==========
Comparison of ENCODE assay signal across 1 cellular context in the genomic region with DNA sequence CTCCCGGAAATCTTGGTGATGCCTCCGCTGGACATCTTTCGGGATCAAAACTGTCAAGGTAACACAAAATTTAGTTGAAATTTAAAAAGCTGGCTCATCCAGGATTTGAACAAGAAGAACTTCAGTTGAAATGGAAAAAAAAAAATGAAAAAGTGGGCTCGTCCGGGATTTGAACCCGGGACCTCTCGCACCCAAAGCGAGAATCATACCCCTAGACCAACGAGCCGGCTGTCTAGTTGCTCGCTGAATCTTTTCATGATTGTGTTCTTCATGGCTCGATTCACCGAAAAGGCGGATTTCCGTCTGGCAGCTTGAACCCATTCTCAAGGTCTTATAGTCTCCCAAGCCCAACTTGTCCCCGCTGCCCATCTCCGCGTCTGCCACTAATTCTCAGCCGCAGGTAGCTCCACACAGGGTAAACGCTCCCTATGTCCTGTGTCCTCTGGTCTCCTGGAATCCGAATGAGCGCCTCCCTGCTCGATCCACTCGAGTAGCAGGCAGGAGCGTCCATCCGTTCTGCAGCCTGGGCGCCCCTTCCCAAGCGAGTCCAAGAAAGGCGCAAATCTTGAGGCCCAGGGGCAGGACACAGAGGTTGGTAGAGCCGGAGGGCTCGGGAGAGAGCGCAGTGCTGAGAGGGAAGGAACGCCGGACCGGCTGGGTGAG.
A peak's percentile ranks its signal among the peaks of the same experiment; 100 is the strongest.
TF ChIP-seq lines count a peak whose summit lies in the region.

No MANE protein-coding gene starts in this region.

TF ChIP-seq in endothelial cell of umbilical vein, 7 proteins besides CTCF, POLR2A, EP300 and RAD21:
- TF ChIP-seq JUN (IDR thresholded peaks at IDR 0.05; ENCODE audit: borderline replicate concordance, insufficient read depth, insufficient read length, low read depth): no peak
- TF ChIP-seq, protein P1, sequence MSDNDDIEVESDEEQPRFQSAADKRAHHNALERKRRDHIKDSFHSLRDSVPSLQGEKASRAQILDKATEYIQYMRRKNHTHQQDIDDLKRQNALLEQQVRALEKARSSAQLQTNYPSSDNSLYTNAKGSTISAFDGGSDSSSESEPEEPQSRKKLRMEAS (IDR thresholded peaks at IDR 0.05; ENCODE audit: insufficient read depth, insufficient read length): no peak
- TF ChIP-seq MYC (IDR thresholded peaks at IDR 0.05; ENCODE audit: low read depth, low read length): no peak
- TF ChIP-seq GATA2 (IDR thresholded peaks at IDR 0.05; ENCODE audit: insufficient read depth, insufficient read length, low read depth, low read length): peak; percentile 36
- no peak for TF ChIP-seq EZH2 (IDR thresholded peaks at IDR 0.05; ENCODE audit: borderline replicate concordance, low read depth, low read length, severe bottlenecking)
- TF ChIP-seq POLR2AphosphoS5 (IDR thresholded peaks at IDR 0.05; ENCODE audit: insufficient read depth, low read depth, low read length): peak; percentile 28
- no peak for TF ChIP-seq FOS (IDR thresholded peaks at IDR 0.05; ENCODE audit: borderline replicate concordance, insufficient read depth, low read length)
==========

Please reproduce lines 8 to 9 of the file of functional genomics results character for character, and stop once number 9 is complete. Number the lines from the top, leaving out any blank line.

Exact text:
- TF ChIP-seq MYC (IDR thresholded peaks at IDR 0.05; ENCODE audit: low read depth, low read length): no peak
- TF ChIP-seq GATA2 (IDR thresholded peaks at IDR 0.05; ENCODE audit: insufficient read depth, insufficient read length, low read depth, low read length): peak; percentile 36